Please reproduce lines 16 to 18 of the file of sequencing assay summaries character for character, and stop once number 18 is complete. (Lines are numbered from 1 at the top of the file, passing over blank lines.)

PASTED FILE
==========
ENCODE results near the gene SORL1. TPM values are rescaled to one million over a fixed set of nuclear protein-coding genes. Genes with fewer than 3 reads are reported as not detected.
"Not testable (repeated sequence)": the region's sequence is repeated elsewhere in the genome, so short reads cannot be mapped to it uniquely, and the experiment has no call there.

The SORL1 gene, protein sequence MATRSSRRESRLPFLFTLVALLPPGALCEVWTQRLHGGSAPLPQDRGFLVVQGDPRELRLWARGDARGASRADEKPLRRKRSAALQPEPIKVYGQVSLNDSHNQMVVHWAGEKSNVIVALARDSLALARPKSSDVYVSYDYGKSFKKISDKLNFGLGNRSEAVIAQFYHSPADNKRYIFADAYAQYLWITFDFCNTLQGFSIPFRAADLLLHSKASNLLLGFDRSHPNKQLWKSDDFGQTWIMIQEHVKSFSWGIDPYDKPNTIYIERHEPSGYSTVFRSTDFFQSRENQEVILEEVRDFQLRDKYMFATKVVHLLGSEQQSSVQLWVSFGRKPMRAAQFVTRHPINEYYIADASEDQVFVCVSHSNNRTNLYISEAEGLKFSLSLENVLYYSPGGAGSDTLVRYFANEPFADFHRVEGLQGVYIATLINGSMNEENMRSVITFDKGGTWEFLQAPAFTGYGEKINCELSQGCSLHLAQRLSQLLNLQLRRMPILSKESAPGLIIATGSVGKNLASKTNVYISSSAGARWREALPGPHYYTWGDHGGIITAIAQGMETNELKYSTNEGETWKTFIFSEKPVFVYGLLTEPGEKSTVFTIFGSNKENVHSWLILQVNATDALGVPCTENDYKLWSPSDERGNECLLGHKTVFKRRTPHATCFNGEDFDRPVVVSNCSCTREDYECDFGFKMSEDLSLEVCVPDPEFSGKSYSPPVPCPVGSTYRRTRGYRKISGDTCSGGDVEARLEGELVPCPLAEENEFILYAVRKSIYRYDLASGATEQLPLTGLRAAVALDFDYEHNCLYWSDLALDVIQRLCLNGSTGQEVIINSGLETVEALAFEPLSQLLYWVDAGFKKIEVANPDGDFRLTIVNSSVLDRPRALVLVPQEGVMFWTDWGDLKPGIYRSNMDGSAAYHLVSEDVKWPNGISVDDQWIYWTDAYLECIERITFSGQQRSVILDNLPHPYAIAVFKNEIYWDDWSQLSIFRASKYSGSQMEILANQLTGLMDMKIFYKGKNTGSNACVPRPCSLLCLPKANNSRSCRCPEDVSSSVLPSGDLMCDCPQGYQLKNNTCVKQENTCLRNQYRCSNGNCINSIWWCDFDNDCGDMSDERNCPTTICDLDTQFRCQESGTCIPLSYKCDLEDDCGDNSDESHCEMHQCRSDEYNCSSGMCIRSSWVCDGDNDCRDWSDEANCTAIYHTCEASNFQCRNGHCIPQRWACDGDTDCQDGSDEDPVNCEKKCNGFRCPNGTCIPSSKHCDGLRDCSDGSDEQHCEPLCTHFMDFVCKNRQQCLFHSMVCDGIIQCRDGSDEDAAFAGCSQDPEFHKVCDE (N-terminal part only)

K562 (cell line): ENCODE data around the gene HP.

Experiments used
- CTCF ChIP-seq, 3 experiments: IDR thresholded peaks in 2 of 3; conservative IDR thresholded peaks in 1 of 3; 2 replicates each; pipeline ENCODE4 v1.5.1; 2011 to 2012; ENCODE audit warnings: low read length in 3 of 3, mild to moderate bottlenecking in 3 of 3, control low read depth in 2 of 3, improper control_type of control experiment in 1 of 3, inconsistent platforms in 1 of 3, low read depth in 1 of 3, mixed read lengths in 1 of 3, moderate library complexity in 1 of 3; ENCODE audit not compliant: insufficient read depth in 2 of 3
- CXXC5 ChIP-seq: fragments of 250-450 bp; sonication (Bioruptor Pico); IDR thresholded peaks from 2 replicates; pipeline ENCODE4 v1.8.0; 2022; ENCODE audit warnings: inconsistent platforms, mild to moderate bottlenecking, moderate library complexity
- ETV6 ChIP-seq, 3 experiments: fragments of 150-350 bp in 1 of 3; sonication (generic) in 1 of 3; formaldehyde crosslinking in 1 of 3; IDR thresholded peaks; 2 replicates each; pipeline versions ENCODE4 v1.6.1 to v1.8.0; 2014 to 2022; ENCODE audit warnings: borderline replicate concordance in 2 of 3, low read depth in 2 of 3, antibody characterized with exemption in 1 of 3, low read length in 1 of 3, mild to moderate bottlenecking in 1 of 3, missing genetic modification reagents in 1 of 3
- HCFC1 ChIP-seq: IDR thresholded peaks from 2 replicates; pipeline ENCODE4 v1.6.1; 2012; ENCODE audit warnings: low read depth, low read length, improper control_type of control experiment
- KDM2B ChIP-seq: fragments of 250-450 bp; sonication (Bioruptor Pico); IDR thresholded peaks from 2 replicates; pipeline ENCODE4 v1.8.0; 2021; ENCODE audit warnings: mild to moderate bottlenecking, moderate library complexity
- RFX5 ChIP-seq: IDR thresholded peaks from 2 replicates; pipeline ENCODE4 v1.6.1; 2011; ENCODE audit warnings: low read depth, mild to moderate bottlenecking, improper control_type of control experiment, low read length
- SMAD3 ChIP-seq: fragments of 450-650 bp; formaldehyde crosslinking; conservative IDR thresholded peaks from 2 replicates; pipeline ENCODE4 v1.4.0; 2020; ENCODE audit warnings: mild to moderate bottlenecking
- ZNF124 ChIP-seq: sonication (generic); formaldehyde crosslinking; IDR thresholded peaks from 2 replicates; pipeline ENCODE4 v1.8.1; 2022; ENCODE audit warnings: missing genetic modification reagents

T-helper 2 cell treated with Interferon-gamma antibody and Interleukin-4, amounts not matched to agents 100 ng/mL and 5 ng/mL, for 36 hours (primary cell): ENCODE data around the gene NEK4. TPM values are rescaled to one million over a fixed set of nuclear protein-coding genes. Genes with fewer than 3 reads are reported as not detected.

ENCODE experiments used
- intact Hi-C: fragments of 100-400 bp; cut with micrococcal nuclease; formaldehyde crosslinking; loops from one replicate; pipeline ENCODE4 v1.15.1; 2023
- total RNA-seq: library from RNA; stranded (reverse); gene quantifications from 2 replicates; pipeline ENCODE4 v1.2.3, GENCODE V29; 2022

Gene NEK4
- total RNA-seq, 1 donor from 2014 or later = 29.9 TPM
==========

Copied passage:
- intact Hi-C: fragments of 100-400 bp; cut with micrococcal nuclease; formaldehyde crosslinking; loops from one replicate; pipeline ENCODE4 v1.15.1; 2023
- total RNA-seq: library from RNA; stranded (reverse); gene quantifications from 2 replicates; pipeline ENCODE4 v1.2.3, GENCODE V29; 2022

Gene NEK4